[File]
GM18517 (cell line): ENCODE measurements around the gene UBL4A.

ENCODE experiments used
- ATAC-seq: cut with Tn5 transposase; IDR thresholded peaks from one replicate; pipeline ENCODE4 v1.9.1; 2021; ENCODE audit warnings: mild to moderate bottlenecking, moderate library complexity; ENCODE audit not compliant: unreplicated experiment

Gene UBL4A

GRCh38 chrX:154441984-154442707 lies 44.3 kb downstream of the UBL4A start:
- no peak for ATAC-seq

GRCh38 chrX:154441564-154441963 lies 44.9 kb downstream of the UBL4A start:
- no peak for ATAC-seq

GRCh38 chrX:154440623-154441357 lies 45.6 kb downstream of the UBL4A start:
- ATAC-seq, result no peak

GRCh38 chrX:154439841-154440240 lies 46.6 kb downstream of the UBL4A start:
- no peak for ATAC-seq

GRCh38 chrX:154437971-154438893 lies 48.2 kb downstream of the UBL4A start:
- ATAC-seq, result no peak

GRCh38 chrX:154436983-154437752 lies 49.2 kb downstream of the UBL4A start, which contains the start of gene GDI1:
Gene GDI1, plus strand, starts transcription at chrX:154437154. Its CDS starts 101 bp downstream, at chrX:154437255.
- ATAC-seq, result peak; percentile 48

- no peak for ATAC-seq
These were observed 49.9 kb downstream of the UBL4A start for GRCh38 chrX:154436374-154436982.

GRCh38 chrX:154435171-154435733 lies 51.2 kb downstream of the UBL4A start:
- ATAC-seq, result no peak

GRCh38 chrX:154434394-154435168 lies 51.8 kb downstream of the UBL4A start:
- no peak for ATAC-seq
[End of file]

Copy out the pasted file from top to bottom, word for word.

GM18517 (cell line): ENCODE measurements around the gene UBL4A.

ENCODE experiments used
- ATAC-seq: cut with Tn5 transposase; IDR thresholded peaks from one replicate; pipeline ENCODE4 v1.9.1; 2021; ENCODE audit warnings: mild to moderate bottlenecking, moderate library complexity; ENCODE audit not compliant: unreplicated experiment

Gene UBL4A

GRCh38 chrX:154441984-154442707 lies 44.3 kb downstream of the UBL4A start:
- no peak for ATAC-seq

GRCh38 chrX:154441564-154441963 lies 44.9 kb downstream of the UBL4A start:
- no peak for ATAC-seq

GRCh38 chrX:154440623-154441357 lies 45.6 kb downstream of the UBL4A start:
- ATAC-seq, result no peak

GRCh38 chrX:154439841-154440240 lies 46.6 kb downstream of the UBL4A start:
- no peak for ATAC-seq

GRCh38 chrX:154437971-154438893 lies 48.2 kb downstream of the UBL4A start:
- ATAC-seq, result no peak

GRCh38 chrX:154436983-154437752 lies 49.2 kb downstream of the UBL4A start, which contains the start of gene GDI1:
Gene GDI1, plus strand, starts transcription at chrX:154437154. Its CDS starts 101 bp downstream, at chrX:154437255.
- ATAC-seq, result peak; percentile 48

- no peak for ATAC-seq
These were observed 49.9 kb downstream of the UBL4A start for GRCh38 chrX:154436374-154436982.

GRCh38 chrX:154435171-154435733 lies 51.2 kb downstream of the UBL4A start:
- ATAC-seq, result no peak

GRCh38 chrX:154434394-154435168 lies 51.8 kb downstream of the UBL4A start:
- no peak for ATAC-seq